RFM12 under Linux and remote controlled power sockets

Currently I’m working on a project communicating and transmitting signals over the air with an 433 MHz radio module called “rfm12“, produced by HopeRF, soldered onto devices capable of running OpenWrt and having at least 3 accessible GPIO’s.

Short story long:

These radio modules are capable of sending / receiving over the ISM frequency band, as e.g. 433 MHz or 868 MHz and just cost about 5 Euros.

RFM12 module

RFM12 module soldered onto eval board

The idea was to get the module working on several embedded boards running Linux, e.g. routers, microcomputers such as the NanoNote, etc. via a generic software interface.

The rfm12 module is controlled via the 4-wire protocol SPI which basically is based on toggling pins between the machine’s logic-levels (high/low) at an individual non-specified clock-speed (http://en.wikipedia.org/wiki/Serial_Peripheral_Interface_Bus).

Since most of mentioned boards do not own a native SPI bus, but several GPIO’s (most LED’s are connected via GPIO’s on such devices), SPI can be “emulated” by toggling these GPIO’s in a specific way (also called “bitbanging“).

That way there’s no need for any other electronic peripherals such as microcontrollers, semiconductors, resistors, etc. – the chip is directly connected with the board – everything is done in software.

Inspired by the project “ethersex” – a project programming and maintaining a software for Atmel AVR micro-controllers used for home- / building automation – and an approach of soldering the module onto a specific router, communicating via SPI over GPIO’s (however used code is rather old, unmaintained and board-specific)  – the idea came up to write a generic linux kernel module to support the module from within linux directly.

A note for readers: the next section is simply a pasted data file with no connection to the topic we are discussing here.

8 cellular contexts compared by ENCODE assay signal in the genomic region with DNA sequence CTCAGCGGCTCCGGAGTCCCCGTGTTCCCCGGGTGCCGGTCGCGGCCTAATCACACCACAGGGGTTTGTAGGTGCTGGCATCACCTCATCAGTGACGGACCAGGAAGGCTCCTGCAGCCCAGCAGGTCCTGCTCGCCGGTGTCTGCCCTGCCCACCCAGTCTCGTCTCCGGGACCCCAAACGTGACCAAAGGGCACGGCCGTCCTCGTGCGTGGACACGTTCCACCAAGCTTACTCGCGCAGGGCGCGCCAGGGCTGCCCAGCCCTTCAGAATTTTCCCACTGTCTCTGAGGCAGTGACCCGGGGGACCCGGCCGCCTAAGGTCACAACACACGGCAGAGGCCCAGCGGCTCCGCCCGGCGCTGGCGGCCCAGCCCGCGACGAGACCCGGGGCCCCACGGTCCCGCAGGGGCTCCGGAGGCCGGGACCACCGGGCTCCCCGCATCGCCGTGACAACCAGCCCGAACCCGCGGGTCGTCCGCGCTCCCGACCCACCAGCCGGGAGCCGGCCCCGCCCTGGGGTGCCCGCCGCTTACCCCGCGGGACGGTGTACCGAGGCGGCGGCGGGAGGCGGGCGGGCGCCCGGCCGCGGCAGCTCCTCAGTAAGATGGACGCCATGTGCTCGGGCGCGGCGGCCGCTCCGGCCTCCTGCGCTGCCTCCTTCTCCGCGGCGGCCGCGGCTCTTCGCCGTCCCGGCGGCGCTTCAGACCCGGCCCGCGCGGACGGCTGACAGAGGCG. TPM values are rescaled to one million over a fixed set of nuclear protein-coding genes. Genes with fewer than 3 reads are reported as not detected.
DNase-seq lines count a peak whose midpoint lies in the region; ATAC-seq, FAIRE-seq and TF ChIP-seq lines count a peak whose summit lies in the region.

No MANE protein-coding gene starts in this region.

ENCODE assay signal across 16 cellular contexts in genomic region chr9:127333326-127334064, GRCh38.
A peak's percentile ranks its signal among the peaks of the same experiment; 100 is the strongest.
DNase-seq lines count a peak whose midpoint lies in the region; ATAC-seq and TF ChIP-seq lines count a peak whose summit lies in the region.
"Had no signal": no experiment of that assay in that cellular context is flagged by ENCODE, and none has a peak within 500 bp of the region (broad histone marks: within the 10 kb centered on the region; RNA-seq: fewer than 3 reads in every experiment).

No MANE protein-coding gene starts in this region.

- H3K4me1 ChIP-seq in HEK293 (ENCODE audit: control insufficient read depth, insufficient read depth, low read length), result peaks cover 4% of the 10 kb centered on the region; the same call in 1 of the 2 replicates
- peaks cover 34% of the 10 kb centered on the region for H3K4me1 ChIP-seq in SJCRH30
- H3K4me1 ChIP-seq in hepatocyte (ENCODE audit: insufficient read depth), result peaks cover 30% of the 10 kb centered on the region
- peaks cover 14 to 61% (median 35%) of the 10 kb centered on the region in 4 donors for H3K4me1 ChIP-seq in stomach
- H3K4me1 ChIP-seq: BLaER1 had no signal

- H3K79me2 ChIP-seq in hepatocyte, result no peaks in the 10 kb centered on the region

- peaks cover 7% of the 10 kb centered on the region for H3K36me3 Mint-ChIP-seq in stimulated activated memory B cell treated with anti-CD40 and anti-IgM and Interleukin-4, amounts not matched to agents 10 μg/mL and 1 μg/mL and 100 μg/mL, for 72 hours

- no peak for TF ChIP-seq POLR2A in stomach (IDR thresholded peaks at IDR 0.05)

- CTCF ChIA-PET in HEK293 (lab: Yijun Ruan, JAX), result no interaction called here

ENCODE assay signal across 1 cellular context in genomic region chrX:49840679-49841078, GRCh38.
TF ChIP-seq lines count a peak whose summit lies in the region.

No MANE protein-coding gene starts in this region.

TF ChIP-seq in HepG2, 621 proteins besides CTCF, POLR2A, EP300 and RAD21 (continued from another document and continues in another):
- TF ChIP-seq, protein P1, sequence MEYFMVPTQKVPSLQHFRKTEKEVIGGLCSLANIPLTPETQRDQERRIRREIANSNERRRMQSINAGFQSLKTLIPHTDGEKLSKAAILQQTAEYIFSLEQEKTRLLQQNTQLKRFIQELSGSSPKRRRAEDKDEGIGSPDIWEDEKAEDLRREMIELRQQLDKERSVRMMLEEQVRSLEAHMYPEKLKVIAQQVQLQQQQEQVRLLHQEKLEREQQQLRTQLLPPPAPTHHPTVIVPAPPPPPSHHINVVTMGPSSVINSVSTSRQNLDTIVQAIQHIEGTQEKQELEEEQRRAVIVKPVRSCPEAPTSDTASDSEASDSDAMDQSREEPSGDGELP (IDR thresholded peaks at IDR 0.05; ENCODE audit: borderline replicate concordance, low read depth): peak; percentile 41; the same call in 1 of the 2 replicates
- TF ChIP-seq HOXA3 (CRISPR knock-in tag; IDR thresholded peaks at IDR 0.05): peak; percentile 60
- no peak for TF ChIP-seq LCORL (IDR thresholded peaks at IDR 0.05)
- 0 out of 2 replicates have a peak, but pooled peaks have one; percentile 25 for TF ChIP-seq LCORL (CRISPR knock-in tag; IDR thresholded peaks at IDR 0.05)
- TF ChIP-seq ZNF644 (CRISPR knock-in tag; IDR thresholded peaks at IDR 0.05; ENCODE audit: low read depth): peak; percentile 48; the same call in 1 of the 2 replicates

Based on the ideas realised with the ethersex project, I decided to aim my project on being able to switch remote controlled power sockets of which I own several (to each other incompatible) modules.

Because the rfm12 module is (only) capable of doing FM (modulating payload data on top of the frequency), but lot’s of devices are controlled via AM (most remote controlled power sockets included), we emulate AM by simply turning the module on and off in a specific sequence.

Since this operation is timing critical and needs to be atomic, we need to do basic stuff in the kernel space rather than from userspace.

The whole project is going to consist of 4 major parts:

My testing device is an old Netgear WGT634U I had in spare which has a broadcom 47xx SoC working in and 4 unused GPIO’s available.

RFM12 module directly connected to a Netgear WGT634U router

Implemented yet is support for the most common radio controlled sockets sold – the ones which have a 2272/2262 IC built in (including these Chinese versions which get on fire – http://ec.europa.eu/consumers/dyna/rapex/create_rapex.cfm?rx_id=142 #25) and the ones using an P801B chip.

radio controlled power sockets: 2272, P801B, 2262